Possibly the most adaptable animal in North America (raccoons might disagree), coyotes thrive almost anywhere—including shrub-steppe.
Columbia NWR has a fascinating—and violent—geologic history. To truly know the refuge, you have to understand its past.
Some incredible photographers have donated some incredible photographs. If you can't visit Columbia NWR, this is a great consolation prize.
Washington Ground Squirrels
Too cute by half, Washington ground squirrels unfortunately spend most of the year below ground. Too bad; you can never get enough of them.
Washington Ground Squirrels
Columbia NWR is blessed with an abundance of rock faces, cliffs and crevices—perfect habitat for many species.
Want to see more animals on your trip to Columbia National Wildlife Refuge? Ready to add to your birding "Life List?" Here are some wildlife viewing tips from the "experts."Watching Wildlife
About the Complex
The Mid-Columbia River Refuges are eight refuges within the Columbia Basin.
Columbia is managed as part of the Mid-Columbia River Complex.
Learn more about the complex
About the NWRS
The National Wildlife Refuge System, within the U.S. Fish and Wildlife Service, manages a national network of lands and waters set aside to conserve America’s fish, wildlife, and plants.
Learn more about the NWRS
Learn About Our Resources
Columbia National Wildlife Refuge is a great place to visit any time of the year, but nothing compares to spring. The refuge turns green for a few short months. Fishing returns. Temperatures are perfect for visiting. But it's the explosion of wildlife that truly defines the season and the refuge. Waterfowl by the thousands—tens of thousands—stop by on their great migrations to breeding grounds in Alaska and Canada. Others, like some shorebirds, may be pushing on even further to the countries of the Arctic Circle and need food and rest to continue. While on a shorter, but still epic migration, thousands of lesser Sandhill cranes poke through last year's agricultural fields for leftover grains and protein-rich insects. The cranes, ducks and geese crowd the same fields, creating tornados of flight and noise when they take off together. Less obvious and less awe-inspiring, but more colorful, warblers and finches and kinglets flit along the riparian corridors as they, too, make their way to nesting grounds. Don't miss the show.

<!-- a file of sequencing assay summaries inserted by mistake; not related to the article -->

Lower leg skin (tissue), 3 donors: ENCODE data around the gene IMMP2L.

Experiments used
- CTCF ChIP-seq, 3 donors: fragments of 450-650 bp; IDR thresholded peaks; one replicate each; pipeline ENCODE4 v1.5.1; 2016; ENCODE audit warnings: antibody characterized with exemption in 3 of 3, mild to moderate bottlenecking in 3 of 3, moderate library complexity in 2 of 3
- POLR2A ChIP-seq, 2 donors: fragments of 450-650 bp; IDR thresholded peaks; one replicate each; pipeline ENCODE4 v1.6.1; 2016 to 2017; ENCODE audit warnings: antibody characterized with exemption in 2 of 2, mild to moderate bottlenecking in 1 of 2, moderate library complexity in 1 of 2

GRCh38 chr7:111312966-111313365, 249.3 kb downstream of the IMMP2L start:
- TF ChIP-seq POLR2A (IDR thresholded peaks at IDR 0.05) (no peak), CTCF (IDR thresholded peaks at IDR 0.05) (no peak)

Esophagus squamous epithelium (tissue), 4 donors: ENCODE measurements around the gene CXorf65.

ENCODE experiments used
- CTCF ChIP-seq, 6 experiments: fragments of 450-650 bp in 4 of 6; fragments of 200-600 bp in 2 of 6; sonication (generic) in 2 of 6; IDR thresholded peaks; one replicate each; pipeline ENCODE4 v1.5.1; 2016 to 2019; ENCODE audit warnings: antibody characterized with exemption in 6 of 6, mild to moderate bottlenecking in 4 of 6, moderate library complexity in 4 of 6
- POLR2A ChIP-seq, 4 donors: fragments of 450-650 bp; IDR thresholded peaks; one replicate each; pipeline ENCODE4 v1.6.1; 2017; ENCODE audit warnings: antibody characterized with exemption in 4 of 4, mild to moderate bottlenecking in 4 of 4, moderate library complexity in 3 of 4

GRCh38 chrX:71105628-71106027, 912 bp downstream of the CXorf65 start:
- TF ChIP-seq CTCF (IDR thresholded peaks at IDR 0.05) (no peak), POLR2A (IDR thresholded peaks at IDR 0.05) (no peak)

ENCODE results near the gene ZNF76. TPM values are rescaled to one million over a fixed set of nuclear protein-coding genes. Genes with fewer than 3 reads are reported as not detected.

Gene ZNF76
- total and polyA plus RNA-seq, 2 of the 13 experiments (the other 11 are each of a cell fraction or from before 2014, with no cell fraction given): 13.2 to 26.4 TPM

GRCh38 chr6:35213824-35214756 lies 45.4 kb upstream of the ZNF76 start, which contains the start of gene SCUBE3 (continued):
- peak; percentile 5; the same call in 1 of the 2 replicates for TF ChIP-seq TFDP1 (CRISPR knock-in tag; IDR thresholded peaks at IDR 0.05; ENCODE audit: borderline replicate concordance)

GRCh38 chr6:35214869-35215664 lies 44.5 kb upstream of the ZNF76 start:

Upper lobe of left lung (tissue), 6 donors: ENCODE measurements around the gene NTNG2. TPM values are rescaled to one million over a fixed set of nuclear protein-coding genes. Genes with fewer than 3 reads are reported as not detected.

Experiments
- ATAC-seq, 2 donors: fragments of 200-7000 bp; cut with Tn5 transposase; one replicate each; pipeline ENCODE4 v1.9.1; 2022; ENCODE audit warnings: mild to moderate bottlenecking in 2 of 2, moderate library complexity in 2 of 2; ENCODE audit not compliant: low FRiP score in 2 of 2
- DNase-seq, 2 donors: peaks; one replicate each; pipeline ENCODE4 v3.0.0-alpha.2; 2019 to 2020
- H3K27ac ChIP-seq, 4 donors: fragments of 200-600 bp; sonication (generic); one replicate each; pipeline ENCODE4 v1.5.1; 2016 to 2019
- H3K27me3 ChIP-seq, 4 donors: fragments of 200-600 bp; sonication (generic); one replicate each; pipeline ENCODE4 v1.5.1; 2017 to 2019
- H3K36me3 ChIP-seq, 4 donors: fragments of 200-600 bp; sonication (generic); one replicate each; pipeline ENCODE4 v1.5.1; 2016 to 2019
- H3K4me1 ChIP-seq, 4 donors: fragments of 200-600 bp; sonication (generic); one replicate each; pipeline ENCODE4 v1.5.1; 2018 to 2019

Spring is the time for refuge babies. Palm-sized cottontails and spotted fawns are presenting themselves to the world. Where Sandhill cranes recently roosted, the marsh now is hosting the nests of black-necked stilts, American avocets, pied-billed grebes and American bitterns. The Canada goslings have lost their yellow down and are wearing baby coats of gray. Say's phoebes, house finches, marsh wrens and killdeer are conspicuous as they attend their nests. Yellow-headed and red-winged blackbirds, magpies and ravens raucously defend their territories. The cliffs hold the large nests of raptors. Everyone is active and vocal! It is a great time to observe and listen to the refuge residents.
Formed by ancient volcanoes, carved by raging waters, these channeled scablands decorate the landscape with towering, fissures of basalt rock. The Drumheller Channels National Natural Landmark showcases a portion of the vast Ice Ages Floods in the Columbia Basin.
Page Photo Credits Sandhill Crane Profile - Aditi the Stargazer (www.flickr.com/people/aditithestargazer/), Coyote Sentinel - Bandelier National Monument/Sally King, Basalt Columns - Gordon Warrick, Cedar Waxwings Kissing - Gordon Warrick, Washington Ground Squirrel - Dennis Paulson, Rattlesnake - Gordon Warrick, Black-tailed Jackrabbit - Tom Spinker, Drumheller Channels National Natural Landmark - Gordon Warrick
Last Updated: Jun 24, 2015